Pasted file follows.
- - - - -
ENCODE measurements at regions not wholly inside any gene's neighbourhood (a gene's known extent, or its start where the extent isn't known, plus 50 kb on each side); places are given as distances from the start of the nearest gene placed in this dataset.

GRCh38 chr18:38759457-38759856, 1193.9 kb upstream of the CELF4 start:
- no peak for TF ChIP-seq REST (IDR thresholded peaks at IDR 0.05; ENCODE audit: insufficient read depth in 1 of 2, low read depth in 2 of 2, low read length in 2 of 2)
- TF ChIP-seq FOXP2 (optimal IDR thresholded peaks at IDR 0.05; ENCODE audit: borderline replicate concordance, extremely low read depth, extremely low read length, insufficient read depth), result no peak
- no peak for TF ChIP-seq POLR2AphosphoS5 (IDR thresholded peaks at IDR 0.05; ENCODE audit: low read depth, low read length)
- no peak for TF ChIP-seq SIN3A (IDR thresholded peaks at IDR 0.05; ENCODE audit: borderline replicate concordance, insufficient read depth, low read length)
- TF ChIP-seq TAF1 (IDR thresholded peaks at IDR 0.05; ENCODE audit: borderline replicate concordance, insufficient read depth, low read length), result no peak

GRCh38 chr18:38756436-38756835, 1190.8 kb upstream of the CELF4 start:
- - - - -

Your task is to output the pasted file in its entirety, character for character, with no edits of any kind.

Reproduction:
ENCODE measurements at regions not wholly inside any gene's neighbourhood (a gene's known extent, or its start where the extent isn't known, plus 50 kb on each side); places are given as distances from the start of the nearest gene placed in this dataset.

GRCh38 chr18:38759457-38759856, 1193.9 kb upstream of the CELF4 start:
- no peak for TF ChIP-seq REST (IDR thresholded peaks at IDR 0.05; ENCODE audit: insufficient read depth in 1 of 2, low read depth in 2 of 2, low read length in 2 of 2)
- TF ChIP-seq FOXP2 (optimal IDR thresholded peaks at IDR 0.05; ENCODE audit: borderline replicate concordance, extremely low read depth, extremely low read length, insufficient read depth), result no peak
- no peak for TF ChIP-seq POLR2AphosphoS5 (IDR thresholded peaks at IDR 0.05; ENCODE audit: low read depth, low read length)
- no peak for TF ChIP-seq SIN3A (IDR thresholded peaks at IDR 0.05; ENCODE audit: borderline replicate concordance, insufficient read depth, low read length)
- TF ChIP-seq TAF1 (IDR thresholded peaks at IDR 0.05; ENCODE audit: borderline replicate concordance, insufficient read depth, low read length), result no peak

GRCh38 chr18:38756436-38756835, 1190.8 kb upstream of the CELF4 start: